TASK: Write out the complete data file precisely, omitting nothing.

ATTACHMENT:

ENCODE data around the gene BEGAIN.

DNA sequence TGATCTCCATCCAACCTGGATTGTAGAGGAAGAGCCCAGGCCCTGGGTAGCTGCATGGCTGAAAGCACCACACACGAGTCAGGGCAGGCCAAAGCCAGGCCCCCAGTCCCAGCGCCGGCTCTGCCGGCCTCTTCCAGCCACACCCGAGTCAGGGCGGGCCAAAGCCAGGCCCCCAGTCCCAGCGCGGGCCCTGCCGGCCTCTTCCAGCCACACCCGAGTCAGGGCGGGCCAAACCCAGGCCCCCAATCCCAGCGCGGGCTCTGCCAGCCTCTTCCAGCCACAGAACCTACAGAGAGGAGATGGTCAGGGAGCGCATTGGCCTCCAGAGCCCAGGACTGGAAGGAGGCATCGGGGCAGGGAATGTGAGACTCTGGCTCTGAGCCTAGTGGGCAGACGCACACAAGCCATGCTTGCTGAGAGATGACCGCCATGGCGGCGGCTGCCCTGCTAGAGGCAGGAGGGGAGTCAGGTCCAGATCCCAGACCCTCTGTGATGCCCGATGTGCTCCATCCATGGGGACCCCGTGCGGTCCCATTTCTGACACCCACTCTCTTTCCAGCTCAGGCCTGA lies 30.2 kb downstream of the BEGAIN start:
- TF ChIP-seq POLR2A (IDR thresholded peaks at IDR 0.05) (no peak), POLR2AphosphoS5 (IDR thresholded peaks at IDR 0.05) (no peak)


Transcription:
ENCODE data around the gene BEGAIN.

DNA sequence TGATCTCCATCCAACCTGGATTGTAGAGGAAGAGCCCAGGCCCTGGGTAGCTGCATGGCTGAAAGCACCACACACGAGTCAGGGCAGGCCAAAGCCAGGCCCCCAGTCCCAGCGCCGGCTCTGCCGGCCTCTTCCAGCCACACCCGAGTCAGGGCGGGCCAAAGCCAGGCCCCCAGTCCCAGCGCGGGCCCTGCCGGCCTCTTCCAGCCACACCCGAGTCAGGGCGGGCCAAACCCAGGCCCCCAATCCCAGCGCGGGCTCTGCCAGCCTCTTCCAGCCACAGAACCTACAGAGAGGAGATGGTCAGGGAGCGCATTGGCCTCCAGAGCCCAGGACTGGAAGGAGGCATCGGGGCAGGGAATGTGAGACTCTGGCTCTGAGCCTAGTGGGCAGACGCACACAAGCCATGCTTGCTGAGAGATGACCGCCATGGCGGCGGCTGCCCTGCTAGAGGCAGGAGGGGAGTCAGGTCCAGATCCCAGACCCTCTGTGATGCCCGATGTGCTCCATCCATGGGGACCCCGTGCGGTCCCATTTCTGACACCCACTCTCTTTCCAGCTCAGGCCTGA lies 30.2 kb downstream of the BEGAIN start:
- TF ChIP-seq POLR2A (IDR thresholded peaks at IDR 0.05) (no peak), POLR2AphosphoS5 (IDR thresholded peaks at IDR 0.05) (no peak)